Global Diversity SFF Thread
Posted 07 September 2012 - 11:21 AM
Definitely don't bow out! :-)
Posted 17 September 2012 - 11:33 AM
A little-mentioned incarnation of this archetype, however, has gone relatively ignored or unrecognized. Henceforth called the Super Duper Sexual Spiritual Black Woman (SDSPBW), this epitome mixes the fictional SDMN character with real-life stereotype of the Strong Black Woman to create a character who is a seemingly powerful representation of strong, self-assured authority.
Posted 05 October 2012 - 11:01 AM
Posted 06 October 2012 - 05:25 PM
Posted 26 November 2012 - 11:26 AM
NN: From the response I have had on twitter, and from the handful of young writers who said they read it in English and were interested to read it in Arabic and write it to, yes, I think this is the time for Arabic SF. What I believe would make it more popular is to avoid using it as a way to “fix” Arab issues. I also feel that we need to break away from the boundary of planet Earth and write about other planets, other life forms. I think that’s what will get the young generation to become interested in it. They are sick and tired of our age old issues which we never succeeded in conveying to them in a way that would make them hope for a better future.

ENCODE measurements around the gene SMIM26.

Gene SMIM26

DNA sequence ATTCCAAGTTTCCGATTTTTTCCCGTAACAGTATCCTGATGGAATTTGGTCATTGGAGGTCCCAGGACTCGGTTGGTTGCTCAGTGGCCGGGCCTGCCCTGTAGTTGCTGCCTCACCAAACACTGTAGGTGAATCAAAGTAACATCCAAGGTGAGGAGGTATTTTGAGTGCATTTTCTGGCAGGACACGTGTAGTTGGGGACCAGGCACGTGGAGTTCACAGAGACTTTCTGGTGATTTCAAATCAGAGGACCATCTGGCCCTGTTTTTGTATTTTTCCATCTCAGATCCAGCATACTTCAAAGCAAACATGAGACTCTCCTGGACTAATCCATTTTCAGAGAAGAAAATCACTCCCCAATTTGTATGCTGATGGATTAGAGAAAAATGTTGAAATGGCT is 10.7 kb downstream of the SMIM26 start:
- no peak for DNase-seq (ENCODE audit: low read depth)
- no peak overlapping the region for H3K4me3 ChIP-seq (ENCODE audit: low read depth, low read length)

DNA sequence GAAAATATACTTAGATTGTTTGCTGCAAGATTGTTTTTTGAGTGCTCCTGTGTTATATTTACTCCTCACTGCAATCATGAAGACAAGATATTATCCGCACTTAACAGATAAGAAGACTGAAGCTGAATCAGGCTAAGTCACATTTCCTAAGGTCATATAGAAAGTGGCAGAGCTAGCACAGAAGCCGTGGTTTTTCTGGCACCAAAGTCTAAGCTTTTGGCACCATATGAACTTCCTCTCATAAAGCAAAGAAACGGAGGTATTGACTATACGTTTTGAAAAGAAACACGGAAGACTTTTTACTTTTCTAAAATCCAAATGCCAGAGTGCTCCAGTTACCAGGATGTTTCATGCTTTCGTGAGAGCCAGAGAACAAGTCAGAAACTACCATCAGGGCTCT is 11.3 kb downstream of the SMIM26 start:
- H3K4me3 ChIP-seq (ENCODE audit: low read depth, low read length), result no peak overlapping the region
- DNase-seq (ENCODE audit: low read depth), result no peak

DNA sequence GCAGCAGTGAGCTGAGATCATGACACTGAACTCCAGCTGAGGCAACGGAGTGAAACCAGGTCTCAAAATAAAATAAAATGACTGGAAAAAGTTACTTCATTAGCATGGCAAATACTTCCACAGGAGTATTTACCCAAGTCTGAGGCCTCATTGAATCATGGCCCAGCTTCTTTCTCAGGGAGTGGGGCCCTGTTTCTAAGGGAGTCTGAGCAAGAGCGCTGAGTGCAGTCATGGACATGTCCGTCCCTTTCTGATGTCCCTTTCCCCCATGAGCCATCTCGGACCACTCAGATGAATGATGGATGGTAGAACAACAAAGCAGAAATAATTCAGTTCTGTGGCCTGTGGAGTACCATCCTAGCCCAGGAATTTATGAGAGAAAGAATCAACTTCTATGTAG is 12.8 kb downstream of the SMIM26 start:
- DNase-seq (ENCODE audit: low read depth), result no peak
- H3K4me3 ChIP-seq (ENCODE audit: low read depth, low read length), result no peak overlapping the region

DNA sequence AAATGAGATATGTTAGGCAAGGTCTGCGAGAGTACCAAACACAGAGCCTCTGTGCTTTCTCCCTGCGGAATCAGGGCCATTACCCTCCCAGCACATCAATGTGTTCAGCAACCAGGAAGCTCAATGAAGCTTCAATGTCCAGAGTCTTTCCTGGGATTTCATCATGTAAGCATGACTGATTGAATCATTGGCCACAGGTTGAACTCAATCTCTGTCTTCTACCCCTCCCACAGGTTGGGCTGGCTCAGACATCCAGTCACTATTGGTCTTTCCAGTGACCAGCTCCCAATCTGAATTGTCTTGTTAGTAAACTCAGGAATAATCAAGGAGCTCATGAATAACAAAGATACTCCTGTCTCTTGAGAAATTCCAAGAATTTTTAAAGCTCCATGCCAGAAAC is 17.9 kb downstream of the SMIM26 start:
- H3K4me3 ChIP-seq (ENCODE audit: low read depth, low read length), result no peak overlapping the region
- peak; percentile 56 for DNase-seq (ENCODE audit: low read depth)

Posted 11 December 2012 - 05:47 PM
Posted 11 December 2012 - 06:20 PM
I read that as "Winner of the World Fantasy Award for Osama". Seems like a very specific award.
Posted 11 December 2012 - 07:12 PM
Posted 11 December 2012 - 07:40 PM
Posted 07 May 2013 - 01:52 PM
The American fiction-reading world, though sometimes reproached for not translating enough contemporary literature from foreign languages, actually has a huge appetite for stories about other people who live in other ways. And an abundance of these stories are written by authors who embody the American and the “foreign” at once...
Publishers are a shrewd bunch, if “shrewd” can be applied seriously to people who sink money into the production of books, a seemingly losing endeavor...
And yet this label does pose some obstacles. Fiction strives to attain the universal through the particular; readers want to relate to characters, to see themselves.